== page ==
I believe hedge fund strategies will be new frontiers in the ETF market. As we are seeing ETFs move into more active strategies, we have already seen the beginning of this trend. The quantitative backdrop for evolution can be found in these articles by hedge fund Bridgewater, on selling beta as alfa and levering betas.

My prediction is that the increased accessibility will make it harder to prosper for hedge funds that are currently selling beta as alpha. In effect I see no reason why it couldn't soon be as easy to access some of these strategies as it is to trade the QQQQ today.

Gordon Haave writes:

Yes, but the whole point of the ability to replicate these funds is that you don't need the lockup, or at least not as much of one. One can short volatility without a 1-year lockup.

From Bill Rafter:

The largest portion of hedge fund money is employed in long-short. Long-short is highly liquid and highly scalable, and could easily endure a zero-day lockup. For example, we have a long-only (in theory, less liquid that long-short) large-cap program that has a zero-day lockup. One might ask why. Our answer is "marketing." Investors (particularly pros) are a lot less reluctant to give you money if they can get out on an instant's notice.

Lockups are really only necessary for strategies such as event-driven or distressed assets. The hedge fund industry mostly uses lockups to keep control of its assets. Recall how the recent ('06) Greenwich-based fund went guts-up and tried to manipulate its reports to shareholders to have the latter miss a redemption deadline.

Brian Haag adds:

If the funds are algorithmically managed, they are a short. Fixed systems die. If the funds are actively managed, they are a short. They will not attract the talent that 2/20 type arrangements will, and will thus be the mark at the table.

This whole "you can replicate any hedge fund strategy by adding beta and a few formulas" meme is no different from the "You can beat Wall Street at its own game!" type hucksterism so prevalent in the late 90s. It's just marketing crapola. While the base idea may be sound, that you don't have to get involved in hedge funds to receive average returns, so what? The only possible outperformance in products like these is relative to managers with subpar returns. It's all just another way for the industry to sell average performance.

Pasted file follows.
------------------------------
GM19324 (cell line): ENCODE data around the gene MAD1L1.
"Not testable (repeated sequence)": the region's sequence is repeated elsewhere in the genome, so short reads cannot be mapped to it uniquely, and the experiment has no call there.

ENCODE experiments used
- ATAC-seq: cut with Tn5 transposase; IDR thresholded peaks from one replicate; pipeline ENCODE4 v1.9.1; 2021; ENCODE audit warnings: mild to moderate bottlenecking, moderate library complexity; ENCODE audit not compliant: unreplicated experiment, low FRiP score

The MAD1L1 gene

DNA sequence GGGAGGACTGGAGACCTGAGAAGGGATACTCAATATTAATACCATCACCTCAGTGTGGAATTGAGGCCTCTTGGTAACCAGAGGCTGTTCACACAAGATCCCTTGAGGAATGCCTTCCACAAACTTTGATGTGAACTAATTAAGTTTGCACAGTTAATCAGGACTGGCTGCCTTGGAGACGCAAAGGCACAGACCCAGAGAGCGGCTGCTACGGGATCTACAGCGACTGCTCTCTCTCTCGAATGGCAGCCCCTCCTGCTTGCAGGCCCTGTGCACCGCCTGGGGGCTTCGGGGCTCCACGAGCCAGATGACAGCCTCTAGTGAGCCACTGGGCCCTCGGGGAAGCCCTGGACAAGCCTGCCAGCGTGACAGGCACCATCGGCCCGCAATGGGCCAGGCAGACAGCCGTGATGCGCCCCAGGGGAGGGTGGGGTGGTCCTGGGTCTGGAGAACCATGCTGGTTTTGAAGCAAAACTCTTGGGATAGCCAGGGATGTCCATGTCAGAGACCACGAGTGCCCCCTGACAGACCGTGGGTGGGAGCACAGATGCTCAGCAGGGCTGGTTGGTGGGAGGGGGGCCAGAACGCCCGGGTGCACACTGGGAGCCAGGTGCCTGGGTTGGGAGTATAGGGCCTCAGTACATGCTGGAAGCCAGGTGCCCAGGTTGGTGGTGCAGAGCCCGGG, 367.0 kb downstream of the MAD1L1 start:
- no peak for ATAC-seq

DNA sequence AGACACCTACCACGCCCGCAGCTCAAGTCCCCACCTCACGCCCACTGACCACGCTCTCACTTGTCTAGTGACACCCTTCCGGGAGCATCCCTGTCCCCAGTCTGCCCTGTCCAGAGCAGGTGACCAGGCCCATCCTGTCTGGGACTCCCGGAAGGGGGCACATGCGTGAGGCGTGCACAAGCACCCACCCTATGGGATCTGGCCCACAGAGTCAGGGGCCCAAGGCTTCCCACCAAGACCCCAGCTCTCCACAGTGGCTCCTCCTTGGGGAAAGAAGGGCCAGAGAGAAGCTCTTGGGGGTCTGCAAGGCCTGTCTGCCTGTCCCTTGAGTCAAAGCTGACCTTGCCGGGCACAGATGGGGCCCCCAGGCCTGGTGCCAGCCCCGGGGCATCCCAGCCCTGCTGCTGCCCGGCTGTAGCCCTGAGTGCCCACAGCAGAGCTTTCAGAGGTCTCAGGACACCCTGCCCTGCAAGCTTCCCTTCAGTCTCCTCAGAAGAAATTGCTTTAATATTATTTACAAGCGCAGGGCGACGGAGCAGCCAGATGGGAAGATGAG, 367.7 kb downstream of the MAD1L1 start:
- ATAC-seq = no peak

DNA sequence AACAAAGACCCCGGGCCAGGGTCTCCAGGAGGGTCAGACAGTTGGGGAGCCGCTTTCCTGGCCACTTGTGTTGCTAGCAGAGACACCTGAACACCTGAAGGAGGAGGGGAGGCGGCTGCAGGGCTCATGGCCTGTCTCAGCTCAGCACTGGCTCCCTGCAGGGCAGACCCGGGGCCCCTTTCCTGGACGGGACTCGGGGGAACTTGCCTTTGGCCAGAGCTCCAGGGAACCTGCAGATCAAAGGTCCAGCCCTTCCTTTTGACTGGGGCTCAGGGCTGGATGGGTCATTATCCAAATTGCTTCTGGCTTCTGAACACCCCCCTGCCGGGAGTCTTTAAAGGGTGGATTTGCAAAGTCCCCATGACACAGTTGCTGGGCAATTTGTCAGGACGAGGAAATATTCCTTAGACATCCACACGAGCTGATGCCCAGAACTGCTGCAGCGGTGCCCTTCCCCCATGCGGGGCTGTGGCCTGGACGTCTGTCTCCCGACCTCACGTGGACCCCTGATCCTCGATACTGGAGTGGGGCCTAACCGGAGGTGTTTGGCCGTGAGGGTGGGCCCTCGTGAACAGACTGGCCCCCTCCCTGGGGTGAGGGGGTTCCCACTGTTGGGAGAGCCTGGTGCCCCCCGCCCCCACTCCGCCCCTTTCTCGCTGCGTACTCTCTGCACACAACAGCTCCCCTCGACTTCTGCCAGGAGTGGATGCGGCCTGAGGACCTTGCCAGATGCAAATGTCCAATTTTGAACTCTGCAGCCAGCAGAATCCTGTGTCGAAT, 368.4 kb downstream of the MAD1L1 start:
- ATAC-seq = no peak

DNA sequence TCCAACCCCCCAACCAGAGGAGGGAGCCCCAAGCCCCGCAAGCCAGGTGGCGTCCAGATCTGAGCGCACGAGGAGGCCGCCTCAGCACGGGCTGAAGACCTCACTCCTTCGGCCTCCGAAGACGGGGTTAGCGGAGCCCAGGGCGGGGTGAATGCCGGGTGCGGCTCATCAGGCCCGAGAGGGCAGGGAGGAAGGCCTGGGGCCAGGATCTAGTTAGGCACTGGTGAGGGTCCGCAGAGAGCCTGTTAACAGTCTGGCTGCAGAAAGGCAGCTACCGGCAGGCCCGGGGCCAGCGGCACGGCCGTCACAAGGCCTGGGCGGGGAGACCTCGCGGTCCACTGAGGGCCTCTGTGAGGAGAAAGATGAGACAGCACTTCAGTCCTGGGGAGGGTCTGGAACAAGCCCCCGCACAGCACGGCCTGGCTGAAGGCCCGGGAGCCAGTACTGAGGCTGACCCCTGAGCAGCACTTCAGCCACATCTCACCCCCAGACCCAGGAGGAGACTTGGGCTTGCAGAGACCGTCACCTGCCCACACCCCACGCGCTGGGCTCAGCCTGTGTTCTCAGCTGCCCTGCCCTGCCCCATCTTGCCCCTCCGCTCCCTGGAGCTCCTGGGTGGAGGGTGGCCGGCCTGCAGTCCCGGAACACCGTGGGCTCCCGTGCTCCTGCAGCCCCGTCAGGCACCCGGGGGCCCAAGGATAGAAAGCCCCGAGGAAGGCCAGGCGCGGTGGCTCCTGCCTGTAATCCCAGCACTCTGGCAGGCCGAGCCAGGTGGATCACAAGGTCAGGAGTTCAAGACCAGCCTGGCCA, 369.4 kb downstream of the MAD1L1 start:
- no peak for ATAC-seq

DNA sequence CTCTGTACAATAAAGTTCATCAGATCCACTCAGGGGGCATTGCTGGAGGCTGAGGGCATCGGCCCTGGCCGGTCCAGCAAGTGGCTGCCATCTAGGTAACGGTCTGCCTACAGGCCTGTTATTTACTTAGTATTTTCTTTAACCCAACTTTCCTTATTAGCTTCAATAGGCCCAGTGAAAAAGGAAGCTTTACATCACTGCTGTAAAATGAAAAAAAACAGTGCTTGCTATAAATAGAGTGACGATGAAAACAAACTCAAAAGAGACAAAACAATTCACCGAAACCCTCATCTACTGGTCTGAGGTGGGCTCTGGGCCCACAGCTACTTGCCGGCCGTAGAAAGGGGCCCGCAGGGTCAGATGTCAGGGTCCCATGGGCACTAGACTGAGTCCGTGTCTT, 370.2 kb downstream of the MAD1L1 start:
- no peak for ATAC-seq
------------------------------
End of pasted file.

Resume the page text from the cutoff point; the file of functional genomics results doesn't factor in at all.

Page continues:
Managers who do add alpha are very happy about this whole development. It's another source of edge. One needs to look no further than the "Goldman roll" in commodities to see an example.

Charles Sorkin adds:

I have been offered structured notes (intended to be re-offered to our customers) that pay interest based on the Tremont hedge fund indices. Depending on the degree of index participation desired, investors have the option to have total return floored at zero percent (principal guaranteed, like a bank note). Naturally, the secondary market for such a thing is limited, but it's still better than a hedge fund lock-up. Moreover, the issuer is generally an AA-rated large European bank.

Need to get more aggressive? Just buy 'em on margin…

Henrik Andersson adds:

Some of these structured products, which are particularly popular in Europe, are selling with a participation rate of 100% and no Asian etc. This is strange since it seems you get the put for free; but in these cases the cost of the option is most likely taken from the fees of the underlying funds.



It is interesting to note that Viacom is going to provide video to Joost. Behind Joost are the Scandinavian super entrepreneurs Niklas Zennström and Janus Friis (who founded Skype and Kazaa). Keep an eye on Joost as TV is moving to IP distribution.